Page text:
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    Education and Industrial Relations
    The Honourable Cameron Dick

    Online film to help executive officers prepare for new work safety laws

    Education and Industrial Relations
    The Honourable Cameron Dick

    Thursday, November 10, 2011

    Online film to help executive officers prepare for new work safety laws

    The Bligh Government has released an online film to help executive officers understand their obligations under new workplace health and safety laws.

    Industrial Relations Minister Cameron Dick said the new laws, which take effect on 1 January 2012, place significant personal responsibility on executive officers for ensuring safety at their organisations.

    “The new film, available from the Workplace Health and Safety Queensland website, features industry leaders and Safety Ambassador Mal Meninga clearly outlining the changes,” Mr Dick said.

    “The film points out that safety responsibilities cannot be delegated to someone else.

    “There are big penalties if executive officers don’t comply with the new laws, including personal fines of up to $600,000 and imprisonment up to five years. Business can face fines of up to $3 million.

    “From 1 January, there needs to be a very clear strategy to ensure safety in the workplace.

    “It is important senior officers take the time to understand and assess safety issues and ensure resources are available to address risks.

    “It is also critical that each organisation’s safety strategy is communicated effectively to staff.”

    The new laws require company directors to:

    ·Acquire and keep an up-to-date knowledge of health and safety matters;

    ·Gain an understanding of hazards and risks associated with the company operations;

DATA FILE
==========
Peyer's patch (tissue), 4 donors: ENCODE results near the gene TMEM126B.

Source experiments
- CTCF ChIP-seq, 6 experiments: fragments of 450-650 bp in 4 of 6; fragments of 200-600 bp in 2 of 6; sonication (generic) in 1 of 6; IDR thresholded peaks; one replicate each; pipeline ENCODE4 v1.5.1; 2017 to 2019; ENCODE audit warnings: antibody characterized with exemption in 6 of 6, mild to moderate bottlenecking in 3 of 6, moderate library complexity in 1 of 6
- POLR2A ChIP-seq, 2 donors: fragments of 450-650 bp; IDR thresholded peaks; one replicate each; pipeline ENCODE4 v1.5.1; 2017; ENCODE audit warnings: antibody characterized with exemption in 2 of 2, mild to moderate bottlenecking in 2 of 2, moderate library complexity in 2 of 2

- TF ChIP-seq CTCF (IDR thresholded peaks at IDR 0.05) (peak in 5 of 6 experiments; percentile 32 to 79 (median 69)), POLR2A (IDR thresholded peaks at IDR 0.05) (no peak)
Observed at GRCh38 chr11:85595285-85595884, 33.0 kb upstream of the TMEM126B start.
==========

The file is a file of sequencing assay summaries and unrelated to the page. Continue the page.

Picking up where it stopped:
·Ensure appropriate resources are available to eliminate or minimise risks from work carried out;

    ·Ensure appropriate processes for obtaining information about incidents, hazards and risks, and responding to them;

    ·Ensure processes for complying with duties are implemented, e.g. reporting, consultation arrangements, training and instruction; and

    ·Verify the provision and use of resources for the matters listed above.

    Mr Dick said the film pointed out that good safety management was also good business.

    “If you can improve the welfare and productivity of your staff you will improve your bottom line,” he said.

    “Safety comes with a value component—unsafe practices cost money, while safe practices reduce costs through downtime, absenteeism and workers’ compensation premiums.”

    In 2008, Workplace Relations Ministers from around Australia agreed to nationally harmonise work health and safety laws.

    The new film, entitled Executive officers: Know your responsibilities under the new laws is part of a suite of resources available to help industry prepare for the new legislation.

    To help all Queensland workplaces get ready for the laws, the Bligh Government has also provided:

    ·An information kit for businesses containing a guide to the legislation, fact sheets, DVDs and posters for workplaces. Over 14,000 have been distributed so far.

    ·Workplace Health and Safety Queensland has delivered over 80 presentations on the new laws to industry across the state, with more planned before the end of the year and in early 2012. Filmed versions of the presentations are also available for free download.

    ·An online tool comparing the current Workplace Health and Safety Act 1995 with the new Work Health and Safety Act 2011.

    For more information visit or telephone 1300 369 915.

    The executive officer film is available at

    Media contact: Minister for Industrial Relations 3237 1000